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Saline solution is a mixture of sodium chloride, or salt, and sterile water. It is available in several concentrations, but the most common one is 0.9% sodium chloride in water. It's typically used for medical purposes, and is found in intravenous (IV) drips, contact lens solution, and nasal irrigation sprays. In addition to this, it's often used in chemistry experiments.
There are a wide variety of medical uses for saline solution, ranging from rehydration to wound care. One of the most common uses is in IV drips for those who are dehydrated from severe vomiting or diarrhea or are unable to eat. In these situations, the fluid is typically mixed with sugars like dextrose or glucose. This helps prevent complications and also helps reduce the amount of sodium circulating through the patient's body. Otherwise, side effects from too much sodium — such as an increased heart rate or convulsions — could occur.
Other medical purposes for saline solution include rinsing and safe storage of contact lenses, as well as nasal irrigation and wound care. Solutions for rinsing and storing contact lenses may sometimes contain other chemicals to keep the product sterile, so they should not be used for other purposes.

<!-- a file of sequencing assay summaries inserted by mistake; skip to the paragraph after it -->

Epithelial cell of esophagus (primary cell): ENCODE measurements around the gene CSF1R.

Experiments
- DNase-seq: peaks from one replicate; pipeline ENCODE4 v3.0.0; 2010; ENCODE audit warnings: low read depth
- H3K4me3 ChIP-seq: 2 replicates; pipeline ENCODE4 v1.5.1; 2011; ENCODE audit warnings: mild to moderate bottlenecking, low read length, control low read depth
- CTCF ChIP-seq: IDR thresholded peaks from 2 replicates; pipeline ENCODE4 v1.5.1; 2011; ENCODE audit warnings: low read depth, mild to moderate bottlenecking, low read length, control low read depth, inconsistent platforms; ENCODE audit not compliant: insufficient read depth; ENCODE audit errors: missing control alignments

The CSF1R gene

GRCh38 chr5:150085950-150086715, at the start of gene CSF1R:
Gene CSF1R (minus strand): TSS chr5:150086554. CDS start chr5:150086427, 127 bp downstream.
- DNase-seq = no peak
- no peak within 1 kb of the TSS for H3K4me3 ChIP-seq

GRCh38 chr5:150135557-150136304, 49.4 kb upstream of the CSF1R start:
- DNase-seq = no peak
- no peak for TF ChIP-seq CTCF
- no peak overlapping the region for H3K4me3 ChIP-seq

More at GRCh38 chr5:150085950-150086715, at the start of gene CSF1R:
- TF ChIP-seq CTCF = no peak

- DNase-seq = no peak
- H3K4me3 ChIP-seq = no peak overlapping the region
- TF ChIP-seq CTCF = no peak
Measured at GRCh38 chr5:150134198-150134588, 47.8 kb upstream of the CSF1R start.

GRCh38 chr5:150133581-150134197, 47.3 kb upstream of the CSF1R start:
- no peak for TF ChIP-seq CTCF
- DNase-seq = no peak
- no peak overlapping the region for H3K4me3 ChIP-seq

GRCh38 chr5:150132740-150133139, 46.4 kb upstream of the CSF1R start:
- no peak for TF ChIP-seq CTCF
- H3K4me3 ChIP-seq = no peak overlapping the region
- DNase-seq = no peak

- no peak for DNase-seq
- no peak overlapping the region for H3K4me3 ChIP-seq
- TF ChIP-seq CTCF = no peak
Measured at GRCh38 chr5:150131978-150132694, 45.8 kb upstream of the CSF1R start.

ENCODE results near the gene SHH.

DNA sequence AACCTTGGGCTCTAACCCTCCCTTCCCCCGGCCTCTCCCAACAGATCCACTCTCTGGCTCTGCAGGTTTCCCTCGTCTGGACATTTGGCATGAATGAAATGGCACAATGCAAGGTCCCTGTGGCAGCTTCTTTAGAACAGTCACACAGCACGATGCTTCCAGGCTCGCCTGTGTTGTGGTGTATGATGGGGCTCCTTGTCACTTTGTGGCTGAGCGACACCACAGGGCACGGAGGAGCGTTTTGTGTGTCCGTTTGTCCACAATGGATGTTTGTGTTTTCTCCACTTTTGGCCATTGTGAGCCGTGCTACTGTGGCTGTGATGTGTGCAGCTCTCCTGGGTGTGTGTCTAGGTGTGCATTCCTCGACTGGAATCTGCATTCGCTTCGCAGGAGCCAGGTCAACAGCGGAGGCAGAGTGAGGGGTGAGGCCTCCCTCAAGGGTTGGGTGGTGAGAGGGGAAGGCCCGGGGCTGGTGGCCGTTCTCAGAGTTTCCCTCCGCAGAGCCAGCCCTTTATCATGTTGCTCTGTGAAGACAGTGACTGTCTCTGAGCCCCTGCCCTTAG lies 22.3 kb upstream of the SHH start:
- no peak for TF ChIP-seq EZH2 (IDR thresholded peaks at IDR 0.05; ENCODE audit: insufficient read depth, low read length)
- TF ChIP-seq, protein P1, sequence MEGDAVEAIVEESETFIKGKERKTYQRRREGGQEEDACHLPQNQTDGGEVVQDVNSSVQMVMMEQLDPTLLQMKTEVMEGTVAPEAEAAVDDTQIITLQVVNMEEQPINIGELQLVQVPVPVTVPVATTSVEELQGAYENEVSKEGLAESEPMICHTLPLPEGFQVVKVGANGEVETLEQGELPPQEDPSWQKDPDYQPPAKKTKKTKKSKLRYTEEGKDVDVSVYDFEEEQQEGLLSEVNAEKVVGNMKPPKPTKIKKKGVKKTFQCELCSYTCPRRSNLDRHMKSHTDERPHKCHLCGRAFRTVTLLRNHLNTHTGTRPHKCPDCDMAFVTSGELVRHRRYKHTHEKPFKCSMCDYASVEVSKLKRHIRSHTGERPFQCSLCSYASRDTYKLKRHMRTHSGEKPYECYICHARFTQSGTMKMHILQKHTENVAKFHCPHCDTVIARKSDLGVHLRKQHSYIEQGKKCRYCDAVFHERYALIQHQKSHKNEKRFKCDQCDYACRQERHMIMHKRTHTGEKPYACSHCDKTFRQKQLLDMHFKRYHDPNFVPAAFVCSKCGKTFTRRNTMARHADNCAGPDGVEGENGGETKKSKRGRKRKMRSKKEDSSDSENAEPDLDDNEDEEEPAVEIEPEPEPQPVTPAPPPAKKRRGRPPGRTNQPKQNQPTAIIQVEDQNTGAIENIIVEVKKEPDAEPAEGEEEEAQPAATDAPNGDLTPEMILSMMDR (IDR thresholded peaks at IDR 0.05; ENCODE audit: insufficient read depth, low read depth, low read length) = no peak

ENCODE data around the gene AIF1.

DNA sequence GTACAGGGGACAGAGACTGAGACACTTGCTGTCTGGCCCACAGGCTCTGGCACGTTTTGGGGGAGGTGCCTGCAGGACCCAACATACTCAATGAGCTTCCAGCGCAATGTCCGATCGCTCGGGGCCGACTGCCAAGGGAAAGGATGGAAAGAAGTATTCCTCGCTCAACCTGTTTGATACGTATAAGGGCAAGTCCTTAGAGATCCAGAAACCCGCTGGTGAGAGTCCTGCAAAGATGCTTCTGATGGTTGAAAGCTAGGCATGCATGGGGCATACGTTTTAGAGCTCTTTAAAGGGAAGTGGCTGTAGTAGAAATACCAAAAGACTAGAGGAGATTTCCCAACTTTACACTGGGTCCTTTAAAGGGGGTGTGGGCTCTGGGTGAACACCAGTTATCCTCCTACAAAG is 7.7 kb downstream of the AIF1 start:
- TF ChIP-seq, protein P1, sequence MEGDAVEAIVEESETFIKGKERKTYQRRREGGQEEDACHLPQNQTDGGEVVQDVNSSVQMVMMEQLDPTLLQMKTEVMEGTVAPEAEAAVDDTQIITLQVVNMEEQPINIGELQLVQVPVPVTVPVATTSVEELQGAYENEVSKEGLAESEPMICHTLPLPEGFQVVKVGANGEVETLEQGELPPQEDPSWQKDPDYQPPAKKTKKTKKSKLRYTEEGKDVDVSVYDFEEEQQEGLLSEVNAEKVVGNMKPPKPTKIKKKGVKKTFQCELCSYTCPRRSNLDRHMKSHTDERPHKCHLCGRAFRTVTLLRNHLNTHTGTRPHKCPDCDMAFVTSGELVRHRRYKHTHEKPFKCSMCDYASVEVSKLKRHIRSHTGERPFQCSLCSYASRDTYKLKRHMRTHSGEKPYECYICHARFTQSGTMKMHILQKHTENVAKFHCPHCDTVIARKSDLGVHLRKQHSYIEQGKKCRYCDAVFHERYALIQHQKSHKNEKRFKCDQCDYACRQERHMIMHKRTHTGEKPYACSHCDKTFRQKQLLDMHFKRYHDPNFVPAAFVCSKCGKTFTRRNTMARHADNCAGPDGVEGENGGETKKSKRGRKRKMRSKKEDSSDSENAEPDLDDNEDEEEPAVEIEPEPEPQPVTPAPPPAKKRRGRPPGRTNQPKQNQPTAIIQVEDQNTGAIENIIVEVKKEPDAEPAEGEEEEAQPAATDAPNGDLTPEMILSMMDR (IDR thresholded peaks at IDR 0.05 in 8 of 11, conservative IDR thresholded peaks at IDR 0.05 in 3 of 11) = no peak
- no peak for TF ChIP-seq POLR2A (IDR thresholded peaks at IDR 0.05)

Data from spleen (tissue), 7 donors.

As a nasal irrigation, saline helps to safely rinse out the inside of the nose and promote nasal health. People who suffer from chronic sinus problems, including congestion and irritation in the nose, can benefit from periodic nasal irrigation because it helps clear mucus, congestion, pollen and dander, and can reduce post nasal-drip that may irritate the throat. In addition to washing out the nasal passages, saline solution can be used to clean out wounds, though it is not as effective in wounds with decaying tissue as other materials.
Besides its medical uses, saline solution is also used in chemistry experiments, where it can serve as a buffer or be used to maintain the pH of a solution or cell culture. In this context, the mixture often contains other ingredients, like potassium, calcium, or magnesium. It can be made on-site by putting salt tablets into purified water, but is also available pre-made.
Saline solution is generally considered safe as long as it is made and used properly. Most people don't have any side effects when using it for eye or nasal irritation, though injections of it can cause soreness and redness at the injection site. Rarely, it can cause a serious allergic reaction, so anyone having chest tightness, redness, hives, difficulty breathing, or swelling in the mouth should seek immediate medical attention. Additionally, some people have experienced infections when using homemade saline solution, but this generally happens when it is made with tap water or is not properly purified. Those with very high blood pressure or kidney problems should generally not have saline IVs or injections, since it expands blood vessels and can cause edema.
An at-home saline solution can be made by combining 0.5 teaspoon (4.5 g) of non-iodized salt with 1 cup (500 ml) of purified water and allowing it to reach room temperature, covered. At home mixtures should never be used for anything other than nasal irrigation. People who are not sure how to safely rinse their nasal passages should ask for directions from a medical professional or pharmacist.